Why You Should Fear Your “mundane” Office Equipment

Conference:  Defcon 27



The presentation discusses the vulnerabilities found in common office devices such as printers and emphasizes the need for manufacturers and organizations to invest in security measures.
  • The state of security in common office devices such as printers is still very immature
  • A large number of critical and high-risk issues were found in all the printers tested
  • Manufacturers should invest in security measures in all development phases of a product
  • Organizations should consider these devices as high-risk and protect sensitive information
  • Hackers can easily find vulnerabilities in embedded devices and should be cautious
  • The number of devices affected by these issues is huge
  • The presentation provides anecdotes and examples to illustrate the points made
The presentation provides an example of how an existing web portal image can be overwritten in the printer memory, allowing for control of all the information in the printer memory. This illustrates the vulnerability of common office devices and the need for manufacturers and organizations to invest in security measures.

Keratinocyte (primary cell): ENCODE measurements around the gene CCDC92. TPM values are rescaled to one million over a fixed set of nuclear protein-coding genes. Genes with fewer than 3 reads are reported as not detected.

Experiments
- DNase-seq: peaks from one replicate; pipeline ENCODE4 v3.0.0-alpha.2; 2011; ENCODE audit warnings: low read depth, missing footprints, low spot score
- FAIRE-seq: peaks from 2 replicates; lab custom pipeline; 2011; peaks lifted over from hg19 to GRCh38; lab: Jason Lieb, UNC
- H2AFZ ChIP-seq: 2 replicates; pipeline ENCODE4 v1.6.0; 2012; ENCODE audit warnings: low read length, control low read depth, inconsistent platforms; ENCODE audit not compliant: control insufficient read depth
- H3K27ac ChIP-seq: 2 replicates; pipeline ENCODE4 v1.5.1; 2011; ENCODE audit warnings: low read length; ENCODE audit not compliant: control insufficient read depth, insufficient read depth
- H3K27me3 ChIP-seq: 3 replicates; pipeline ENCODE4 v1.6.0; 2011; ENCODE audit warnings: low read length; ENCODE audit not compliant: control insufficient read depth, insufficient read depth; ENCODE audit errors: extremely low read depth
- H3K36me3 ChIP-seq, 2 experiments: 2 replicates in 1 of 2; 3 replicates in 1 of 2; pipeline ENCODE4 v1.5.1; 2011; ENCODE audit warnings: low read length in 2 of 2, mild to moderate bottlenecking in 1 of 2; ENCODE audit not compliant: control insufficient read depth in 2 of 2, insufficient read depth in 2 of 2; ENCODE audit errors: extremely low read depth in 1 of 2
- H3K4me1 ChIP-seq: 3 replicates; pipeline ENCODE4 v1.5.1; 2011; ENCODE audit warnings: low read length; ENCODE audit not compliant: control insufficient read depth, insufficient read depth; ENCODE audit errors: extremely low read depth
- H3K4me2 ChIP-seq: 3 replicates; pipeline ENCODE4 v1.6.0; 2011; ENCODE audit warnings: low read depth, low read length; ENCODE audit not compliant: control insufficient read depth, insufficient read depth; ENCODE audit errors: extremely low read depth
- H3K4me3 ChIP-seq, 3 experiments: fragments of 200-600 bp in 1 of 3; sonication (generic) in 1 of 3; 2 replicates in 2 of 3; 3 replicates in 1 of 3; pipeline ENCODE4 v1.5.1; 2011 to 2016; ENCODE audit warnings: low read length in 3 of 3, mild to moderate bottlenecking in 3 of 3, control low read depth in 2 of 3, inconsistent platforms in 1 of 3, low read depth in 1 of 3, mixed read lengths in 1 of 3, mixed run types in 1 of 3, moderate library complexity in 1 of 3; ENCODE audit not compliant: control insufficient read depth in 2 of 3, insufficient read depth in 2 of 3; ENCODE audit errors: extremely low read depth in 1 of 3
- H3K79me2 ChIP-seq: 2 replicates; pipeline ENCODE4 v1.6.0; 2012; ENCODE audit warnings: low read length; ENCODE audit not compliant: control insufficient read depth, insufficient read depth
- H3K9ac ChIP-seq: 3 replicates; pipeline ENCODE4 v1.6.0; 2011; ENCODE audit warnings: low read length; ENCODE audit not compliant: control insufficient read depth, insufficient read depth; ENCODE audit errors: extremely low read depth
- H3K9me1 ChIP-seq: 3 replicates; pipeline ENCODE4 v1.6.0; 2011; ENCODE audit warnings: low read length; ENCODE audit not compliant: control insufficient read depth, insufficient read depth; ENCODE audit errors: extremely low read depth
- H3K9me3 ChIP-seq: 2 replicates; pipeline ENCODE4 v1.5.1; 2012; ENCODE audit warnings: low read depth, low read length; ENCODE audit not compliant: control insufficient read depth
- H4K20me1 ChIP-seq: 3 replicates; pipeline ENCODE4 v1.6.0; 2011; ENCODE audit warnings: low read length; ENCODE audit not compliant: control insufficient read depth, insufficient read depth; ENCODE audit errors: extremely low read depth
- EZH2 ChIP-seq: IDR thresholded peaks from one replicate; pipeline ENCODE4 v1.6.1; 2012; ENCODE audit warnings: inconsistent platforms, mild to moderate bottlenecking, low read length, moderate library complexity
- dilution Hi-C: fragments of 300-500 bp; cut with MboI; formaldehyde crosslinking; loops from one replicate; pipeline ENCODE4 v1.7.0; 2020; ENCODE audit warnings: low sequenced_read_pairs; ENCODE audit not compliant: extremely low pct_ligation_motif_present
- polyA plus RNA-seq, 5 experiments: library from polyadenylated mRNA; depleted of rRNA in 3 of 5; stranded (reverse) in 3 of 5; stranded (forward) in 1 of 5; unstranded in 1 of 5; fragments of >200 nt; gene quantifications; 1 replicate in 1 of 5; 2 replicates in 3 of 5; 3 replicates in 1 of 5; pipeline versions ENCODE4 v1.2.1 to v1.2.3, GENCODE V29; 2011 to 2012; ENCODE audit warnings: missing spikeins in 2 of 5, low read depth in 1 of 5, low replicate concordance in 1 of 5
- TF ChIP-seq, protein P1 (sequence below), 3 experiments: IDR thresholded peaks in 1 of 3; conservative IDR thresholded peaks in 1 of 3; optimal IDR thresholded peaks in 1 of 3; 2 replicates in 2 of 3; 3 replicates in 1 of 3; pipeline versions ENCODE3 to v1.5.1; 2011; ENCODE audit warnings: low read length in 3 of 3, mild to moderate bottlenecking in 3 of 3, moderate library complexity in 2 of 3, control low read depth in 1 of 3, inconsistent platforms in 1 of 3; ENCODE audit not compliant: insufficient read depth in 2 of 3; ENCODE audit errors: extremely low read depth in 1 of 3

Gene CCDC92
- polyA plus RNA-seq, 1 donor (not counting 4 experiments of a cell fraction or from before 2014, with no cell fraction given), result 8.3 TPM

The security of common enterprise infrastructure devices such as desktops and laptops has advanced over the years through incremental improvements in operating system and endpoint security. However, security controls for network devices such as enterprise printers are often ignored and thus present a greater potential for exploitation and compromise by threat actors seeking to gain a persistent foothold on target organisations. In order to assess the current state of mainstream enterprise printer product security and to challenge common assumptions made about the security of these devices, which sit on key parts of enterprise networks and process sensitive data, we set out on a vulnerability and exploitation research project of six known vendors. We were able to find remote vulnerabilities in all printers tested through various attack vectors, revealing a large number of 0-day vulnerabilities in the process. In this talk we walk through the entire research engagement, from initial phases such as threat modelling to understand printer attack surfaces to the development of attack methodologies and fuzzing tools used to target printer-specific protocols and functions. Besides of remarking important vulnerabilities found and their respective CVE’s, proof of concept exploits showing how it is possible to gain full control of printers and all of the data they manage will be presented. This will show how to use enterprise printers as a method of persistence on a network, perhaps to exfiltrate sensitive data or support C2 persistence on Red Team engagements. We also address a number of challenges that researchers can face when performing vulnerability research on devices such as printers and how we used different techniques to overcome these challenges, working with limited to no debugging and triage capabilities. We also present mitigations that printer manufacturers can implement in order to reduce printer attack surfaces and render exploitation more difficult.